The Arabian Nights brought her to the OUP (who had once, glorious to recall, contemptuously dismissed her job application), and today her collections of world-wide legends, retold classics and Bible stories pour from Oxford, Orion and Orchard. Aghast at the commission to find 101 stories from around the world – ‘there are only seven, aren’t there?’ – she discovered it was like feeding the five thousand: ‘At the end I had as many left over as I’d used.’ She digs among old anthropology books, often with just a one-sentence summary of a legend, forcing her to round it out herself. Purists are offended, but it produces great stories.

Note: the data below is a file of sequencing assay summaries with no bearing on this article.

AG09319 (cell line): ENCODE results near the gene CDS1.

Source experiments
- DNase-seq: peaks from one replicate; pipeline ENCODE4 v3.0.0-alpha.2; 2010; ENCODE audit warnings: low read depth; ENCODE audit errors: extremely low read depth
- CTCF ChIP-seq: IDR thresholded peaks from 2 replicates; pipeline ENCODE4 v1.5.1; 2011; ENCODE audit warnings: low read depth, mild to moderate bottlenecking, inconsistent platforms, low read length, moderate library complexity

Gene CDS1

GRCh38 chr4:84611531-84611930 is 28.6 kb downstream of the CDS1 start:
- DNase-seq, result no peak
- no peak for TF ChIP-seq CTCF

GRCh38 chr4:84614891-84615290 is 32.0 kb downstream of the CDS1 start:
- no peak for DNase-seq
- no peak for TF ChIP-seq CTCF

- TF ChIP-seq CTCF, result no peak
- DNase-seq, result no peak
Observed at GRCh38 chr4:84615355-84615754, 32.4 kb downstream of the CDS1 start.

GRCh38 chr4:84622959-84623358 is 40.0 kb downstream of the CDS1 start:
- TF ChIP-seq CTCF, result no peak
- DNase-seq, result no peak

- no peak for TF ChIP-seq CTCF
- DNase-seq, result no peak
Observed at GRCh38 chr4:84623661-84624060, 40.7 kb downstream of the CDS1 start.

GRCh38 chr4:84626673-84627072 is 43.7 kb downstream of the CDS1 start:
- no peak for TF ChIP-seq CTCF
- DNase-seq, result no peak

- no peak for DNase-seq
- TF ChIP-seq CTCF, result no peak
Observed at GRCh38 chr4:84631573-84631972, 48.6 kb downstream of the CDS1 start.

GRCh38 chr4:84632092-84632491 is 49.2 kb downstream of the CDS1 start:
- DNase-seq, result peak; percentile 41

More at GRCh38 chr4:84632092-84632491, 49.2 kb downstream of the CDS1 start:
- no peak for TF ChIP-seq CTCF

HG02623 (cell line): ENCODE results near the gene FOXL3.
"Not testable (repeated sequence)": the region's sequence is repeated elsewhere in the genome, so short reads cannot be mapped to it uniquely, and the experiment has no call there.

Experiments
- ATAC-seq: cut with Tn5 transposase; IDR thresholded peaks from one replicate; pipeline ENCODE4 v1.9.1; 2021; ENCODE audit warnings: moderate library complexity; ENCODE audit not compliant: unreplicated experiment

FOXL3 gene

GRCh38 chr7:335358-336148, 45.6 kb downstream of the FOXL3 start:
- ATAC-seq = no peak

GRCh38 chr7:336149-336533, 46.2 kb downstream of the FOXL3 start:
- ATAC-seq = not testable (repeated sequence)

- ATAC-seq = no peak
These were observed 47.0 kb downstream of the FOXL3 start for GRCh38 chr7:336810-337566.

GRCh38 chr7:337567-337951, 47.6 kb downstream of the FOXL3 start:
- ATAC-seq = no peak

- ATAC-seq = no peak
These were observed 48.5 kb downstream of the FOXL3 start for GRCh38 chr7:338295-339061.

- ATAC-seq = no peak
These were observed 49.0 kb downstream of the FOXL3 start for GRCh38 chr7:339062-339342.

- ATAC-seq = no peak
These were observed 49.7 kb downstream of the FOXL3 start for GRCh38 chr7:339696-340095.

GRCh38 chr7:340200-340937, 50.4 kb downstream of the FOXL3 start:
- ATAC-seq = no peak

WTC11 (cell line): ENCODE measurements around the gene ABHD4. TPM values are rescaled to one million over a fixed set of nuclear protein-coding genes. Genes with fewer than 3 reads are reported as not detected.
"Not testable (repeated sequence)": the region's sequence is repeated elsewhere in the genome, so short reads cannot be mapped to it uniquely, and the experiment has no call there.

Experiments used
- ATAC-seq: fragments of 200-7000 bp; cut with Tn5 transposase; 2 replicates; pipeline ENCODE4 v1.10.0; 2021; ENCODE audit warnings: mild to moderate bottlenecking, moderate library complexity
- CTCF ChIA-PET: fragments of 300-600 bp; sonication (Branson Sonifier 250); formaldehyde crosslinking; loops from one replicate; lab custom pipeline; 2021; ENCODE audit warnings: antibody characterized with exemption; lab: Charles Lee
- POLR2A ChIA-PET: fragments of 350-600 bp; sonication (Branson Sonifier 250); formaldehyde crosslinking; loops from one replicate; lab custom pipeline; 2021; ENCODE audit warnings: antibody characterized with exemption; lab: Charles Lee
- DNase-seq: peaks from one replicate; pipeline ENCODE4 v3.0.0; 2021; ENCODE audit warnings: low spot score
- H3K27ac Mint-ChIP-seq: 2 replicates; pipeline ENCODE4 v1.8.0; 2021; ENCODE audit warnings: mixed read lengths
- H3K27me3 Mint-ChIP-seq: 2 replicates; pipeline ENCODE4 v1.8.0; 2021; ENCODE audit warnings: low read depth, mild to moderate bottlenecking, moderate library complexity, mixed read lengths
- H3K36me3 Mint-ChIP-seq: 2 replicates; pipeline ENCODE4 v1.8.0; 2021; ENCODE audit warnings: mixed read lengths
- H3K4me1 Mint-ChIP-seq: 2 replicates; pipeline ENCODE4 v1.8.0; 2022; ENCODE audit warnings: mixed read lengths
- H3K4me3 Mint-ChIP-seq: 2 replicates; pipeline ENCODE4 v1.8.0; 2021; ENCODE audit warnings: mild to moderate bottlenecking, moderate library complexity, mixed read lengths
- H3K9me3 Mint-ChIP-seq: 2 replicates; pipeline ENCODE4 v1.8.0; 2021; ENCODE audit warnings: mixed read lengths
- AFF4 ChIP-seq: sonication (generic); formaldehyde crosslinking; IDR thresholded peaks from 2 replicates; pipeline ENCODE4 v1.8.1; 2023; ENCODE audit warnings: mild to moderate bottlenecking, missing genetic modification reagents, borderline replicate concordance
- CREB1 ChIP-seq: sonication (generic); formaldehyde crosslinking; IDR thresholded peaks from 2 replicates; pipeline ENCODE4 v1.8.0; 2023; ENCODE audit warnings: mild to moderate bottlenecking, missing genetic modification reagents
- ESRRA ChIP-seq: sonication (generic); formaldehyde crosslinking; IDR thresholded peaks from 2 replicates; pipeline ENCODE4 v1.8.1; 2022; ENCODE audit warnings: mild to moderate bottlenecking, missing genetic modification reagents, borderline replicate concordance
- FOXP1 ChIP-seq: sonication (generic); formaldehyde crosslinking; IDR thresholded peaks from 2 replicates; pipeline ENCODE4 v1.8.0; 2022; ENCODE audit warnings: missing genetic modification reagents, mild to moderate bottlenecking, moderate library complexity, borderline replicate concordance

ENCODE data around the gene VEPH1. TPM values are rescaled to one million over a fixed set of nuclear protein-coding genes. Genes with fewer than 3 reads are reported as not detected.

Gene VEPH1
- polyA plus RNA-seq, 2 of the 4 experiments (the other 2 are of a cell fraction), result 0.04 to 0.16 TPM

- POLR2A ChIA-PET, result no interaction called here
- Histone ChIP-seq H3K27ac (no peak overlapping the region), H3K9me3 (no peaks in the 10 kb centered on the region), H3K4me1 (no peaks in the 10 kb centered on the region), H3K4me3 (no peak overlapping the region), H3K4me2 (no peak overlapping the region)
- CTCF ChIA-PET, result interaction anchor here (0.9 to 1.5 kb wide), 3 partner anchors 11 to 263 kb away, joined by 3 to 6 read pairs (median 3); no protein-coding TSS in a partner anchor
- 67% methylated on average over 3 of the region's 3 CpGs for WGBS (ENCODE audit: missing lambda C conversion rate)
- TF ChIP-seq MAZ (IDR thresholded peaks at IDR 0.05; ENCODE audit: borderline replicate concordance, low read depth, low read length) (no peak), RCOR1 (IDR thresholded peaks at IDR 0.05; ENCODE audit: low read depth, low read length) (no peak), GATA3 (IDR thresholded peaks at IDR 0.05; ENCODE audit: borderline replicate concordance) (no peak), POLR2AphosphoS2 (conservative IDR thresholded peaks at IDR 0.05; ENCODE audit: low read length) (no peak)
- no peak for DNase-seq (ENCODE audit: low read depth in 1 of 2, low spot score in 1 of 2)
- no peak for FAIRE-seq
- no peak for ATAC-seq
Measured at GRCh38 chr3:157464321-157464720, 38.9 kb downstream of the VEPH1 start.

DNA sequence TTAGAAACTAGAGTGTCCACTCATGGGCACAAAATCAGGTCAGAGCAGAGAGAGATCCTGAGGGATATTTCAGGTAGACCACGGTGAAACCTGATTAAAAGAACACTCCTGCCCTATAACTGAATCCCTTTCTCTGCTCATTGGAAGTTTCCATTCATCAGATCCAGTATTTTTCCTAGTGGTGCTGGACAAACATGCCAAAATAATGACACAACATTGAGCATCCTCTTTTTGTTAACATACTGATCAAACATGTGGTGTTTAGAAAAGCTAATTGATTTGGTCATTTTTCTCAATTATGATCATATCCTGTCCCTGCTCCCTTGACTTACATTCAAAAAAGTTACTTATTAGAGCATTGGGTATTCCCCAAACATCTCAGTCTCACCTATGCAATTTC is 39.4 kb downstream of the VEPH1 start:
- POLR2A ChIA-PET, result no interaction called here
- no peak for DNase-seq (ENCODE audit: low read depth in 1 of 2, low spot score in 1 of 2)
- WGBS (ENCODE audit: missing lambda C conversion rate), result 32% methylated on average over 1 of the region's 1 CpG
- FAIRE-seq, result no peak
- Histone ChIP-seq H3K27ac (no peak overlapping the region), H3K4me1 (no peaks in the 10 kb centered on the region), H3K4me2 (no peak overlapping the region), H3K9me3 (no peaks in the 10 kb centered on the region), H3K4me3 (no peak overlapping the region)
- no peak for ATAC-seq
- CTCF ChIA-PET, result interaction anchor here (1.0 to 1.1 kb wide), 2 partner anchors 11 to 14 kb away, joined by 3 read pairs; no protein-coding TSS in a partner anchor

She has turned her episodes from British history, Britannia, into ten-minute plays, ideal for schools and pageants (‘everyone gets a chance, with the king in one becoming a tree in another’), pioneered in Ailsa’s school in Newbury and bravely published by Orion’s Judith Elliott (‘bless her, she was really petrified’). Although the theatre has always been her passion, her first play was for radio, and now Philip Pullman has written the screenplay of Forever X, a touching novel about belief and family relationships with moments of black comedy. ‘Surely with him it stands a chance! Funnily enough, I’d seen it as TV material, whereas my adult novel, The Ideal Wife, an obvious film I’d thought, sold TV rights.’ Fired by all this, she is herself tackling screenwriting in evening classes.